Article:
This study aims to provide economic evidence of the cost-effectiveness of employing specialist Parkinson's nurses in a regional community in Australia.Study design
This retrospective study utilized hospital service usage data to compare outcomes for people with Parkinson's disease before and after the employment of a specialist Parkinson's nurse in a regional community.Methods
A representative sample was drawn from the target population of people with a diagnosis of Parkinson's admitted to a regional hospital over a 4-year period (2013–2014 and 2016–2017). A multiple regression approach and cost–benefit analysis were used to examine hospital costs related to length of stay based on hospital records. All costs were attributed to resource allocation according to service category and the national funding system. Quantitative data were analysed using Strata Analytics.Results
Statistical findings demonstrated a reduction in hospital length of stay ranging from 0.37 (AUD$1924) to 0.755 day (AUD$3926) after the establishment of the specialist Parkinson's nurse. The cost–benefit analysis showed a net dollar benefit, or savings in hospital costs, of up to $8600.00 per person over a 3-year period, as a result of the specialist Parkinson's nurse intervention.Conclusion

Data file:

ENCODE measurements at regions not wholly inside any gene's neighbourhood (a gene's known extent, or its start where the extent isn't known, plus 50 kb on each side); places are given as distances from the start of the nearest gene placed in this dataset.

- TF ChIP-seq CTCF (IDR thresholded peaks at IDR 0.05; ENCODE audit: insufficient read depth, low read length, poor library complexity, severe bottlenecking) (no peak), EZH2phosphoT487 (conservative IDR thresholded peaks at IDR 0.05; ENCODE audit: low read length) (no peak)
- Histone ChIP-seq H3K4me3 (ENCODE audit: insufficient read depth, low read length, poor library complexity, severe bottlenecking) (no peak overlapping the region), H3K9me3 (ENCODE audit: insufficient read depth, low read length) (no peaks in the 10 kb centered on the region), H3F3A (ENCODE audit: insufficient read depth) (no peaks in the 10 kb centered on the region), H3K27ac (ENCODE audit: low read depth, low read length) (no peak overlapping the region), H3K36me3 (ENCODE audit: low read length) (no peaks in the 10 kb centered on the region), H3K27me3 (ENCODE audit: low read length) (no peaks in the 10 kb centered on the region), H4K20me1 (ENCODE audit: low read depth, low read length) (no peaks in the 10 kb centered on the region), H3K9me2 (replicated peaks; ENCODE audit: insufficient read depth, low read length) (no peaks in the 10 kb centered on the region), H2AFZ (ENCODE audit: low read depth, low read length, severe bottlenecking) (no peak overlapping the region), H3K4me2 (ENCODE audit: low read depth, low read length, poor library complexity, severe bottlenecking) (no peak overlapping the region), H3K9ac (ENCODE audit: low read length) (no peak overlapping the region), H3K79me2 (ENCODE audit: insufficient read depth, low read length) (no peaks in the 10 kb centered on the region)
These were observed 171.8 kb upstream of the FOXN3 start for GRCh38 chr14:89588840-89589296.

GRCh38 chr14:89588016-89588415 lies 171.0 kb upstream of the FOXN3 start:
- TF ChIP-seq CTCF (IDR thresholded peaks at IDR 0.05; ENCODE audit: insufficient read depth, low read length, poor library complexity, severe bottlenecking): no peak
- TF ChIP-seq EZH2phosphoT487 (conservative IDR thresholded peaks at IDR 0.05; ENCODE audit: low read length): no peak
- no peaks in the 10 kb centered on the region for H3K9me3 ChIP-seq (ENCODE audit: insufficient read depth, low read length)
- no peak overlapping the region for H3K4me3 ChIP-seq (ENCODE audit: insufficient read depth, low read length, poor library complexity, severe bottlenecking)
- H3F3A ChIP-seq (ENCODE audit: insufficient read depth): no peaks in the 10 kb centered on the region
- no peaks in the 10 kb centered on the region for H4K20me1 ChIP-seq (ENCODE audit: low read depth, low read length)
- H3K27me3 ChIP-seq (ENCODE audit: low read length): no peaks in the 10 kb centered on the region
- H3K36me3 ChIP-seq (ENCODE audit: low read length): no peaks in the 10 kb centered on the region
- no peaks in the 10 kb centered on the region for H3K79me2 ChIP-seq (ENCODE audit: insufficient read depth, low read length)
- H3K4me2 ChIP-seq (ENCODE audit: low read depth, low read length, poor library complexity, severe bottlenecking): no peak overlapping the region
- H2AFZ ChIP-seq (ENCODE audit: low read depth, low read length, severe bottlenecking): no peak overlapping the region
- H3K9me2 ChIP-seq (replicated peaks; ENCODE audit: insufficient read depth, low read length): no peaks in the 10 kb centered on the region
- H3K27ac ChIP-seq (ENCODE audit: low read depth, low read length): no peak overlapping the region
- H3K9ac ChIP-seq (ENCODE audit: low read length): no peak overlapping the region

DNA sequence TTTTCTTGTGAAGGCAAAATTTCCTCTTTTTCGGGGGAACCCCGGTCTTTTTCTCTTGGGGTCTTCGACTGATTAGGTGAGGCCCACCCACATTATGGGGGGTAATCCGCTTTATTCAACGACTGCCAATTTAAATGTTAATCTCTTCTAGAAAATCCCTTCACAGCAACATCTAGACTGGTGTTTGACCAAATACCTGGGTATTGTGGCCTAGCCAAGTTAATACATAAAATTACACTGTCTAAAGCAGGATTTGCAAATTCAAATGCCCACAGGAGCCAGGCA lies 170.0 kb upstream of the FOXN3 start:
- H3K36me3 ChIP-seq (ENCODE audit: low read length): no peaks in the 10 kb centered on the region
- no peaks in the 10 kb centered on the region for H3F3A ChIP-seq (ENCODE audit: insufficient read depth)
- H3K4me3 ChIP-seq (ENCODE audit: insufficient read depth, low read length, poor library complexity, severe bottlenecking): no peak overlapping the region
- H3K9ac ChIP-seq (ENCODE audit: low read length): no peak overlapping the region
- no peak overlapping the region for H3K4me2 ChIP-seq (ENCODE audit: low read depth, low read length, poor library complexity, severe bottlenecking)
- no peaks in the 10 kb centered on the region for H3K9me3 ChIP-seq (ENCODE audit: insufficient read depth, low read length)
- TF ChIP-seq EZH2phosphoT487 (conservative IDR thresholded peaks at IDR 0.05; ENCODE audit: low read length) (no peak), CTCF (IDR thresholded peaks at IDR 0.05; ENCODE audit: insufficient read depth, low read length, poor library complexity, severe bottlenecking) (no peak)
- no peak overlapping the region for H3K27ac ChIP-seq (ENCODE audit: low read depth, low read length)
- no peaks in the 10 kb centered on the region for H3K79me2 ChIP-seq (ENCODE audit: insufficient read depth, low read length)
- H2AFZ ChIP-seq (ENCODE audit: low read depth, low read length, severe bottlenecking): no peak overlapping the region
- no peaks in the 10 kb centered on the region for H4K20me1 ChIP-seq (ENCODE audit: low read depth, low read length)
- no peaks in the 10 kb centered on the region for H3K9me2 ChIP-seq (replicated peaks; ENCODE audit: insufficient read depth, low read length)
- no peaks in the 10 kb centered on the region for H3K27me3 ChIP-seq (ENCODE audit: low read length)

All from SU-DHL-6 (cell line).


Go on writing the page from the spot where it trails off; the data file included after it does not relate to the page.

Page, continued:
The statistical results show significant cost benefits associated with reduced length of hospital stay following introduction of the specialist Parkinson's nurse. These findings support advocacy for sustainable specialist Parkinson's nurse positions and have the potential to inform and influence policy and systemic changes within the health care system.